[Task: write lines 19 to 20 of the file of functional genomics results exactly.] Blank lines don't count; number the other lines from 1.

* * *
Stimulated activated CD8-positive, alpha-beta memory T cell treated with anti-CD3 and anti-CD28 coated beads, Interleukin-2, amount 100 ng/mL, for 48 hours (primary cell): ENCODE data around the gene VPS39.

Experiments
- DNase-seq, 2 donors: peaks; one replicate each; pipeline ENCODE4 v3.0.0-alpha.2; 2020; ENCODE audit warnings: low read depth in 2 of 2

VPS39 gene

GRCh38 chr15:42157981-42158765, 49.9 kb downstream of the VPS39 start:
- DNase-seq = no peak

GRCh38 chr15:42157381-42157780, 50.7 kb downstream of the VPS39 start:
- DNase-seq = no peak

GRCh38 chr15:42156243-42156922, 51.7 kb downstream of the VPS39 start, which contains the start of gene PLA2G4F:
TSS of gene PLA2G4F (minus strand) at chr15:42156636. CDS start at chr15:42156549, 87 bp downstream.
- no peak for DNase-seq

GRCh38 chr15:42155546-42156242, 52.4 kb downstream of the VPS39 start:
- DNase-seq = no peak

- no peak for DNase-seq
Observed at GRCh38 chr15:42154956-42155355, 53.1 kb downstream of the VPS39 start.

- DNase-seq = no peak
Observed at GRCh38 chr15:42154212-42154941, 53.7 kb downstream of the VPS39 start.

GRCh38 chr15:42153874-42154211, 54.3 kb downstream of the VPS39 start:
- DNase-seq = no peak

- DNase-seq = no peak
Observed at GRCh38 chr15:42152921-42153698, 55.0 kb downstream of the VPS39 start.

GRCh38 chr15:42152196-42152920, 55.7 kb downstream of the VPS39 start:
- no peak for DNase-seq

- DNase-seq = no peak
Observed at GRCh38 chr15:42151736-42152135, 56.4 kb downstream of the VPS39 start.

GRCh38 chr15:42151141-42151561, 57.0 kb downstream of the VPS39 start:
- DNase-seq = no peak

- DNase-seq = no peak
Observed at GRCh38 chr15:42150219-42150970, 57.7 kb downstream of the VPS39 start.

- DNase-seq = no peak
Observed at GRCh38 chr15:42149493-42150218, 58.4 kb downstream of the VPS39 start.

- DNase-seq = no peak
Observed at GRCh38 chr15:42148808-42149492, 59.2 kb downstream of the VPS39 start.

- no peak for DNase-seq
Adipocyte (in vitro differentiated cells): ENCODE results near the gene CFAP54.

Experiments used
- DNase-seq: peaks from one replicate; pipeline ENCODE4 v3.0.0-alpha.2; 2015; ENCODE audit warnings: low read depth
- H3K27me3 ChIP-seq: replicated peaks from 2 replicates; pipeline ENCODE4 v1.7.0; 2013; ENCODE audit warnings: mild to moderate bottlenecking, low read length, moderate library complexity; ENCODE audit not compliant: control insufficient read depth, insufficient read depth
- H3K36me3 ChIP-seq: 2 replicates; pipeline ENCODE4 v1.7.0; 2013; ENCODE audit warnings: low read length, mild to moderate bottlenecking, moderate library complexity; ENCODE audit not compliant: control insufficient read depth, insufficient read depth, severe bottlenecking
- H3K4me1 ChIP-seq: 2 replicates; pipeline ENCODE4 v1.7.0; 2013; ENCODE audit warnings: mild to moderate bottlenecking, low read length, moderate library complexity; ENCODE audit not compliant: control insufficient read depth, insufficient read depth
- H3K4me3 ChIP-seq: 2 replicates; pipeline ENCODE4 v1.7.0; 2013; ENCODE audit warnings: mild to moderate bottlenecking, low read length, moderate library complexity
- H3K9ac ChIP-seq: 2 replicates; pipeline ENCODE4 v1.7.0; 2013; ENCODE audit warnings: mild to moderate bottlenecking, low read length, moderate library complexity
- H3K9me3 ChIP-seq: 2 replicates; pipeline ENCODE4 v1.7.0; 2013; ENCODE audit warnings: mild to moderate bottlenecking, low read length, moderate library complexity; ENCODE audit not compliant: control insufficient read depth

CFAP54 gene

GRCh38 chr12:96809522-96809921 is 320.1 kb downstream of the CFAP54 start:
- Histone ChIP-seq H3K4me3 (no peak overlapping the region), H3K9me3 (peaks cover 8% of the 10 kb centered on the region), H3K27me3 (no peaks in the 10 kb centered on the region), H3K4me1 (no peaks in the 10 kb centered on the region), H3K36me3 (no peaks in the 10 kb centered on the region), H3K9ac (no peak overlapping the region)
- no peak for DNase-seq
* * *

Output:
- DNase-seq = no peak

- DNase-seq = no peak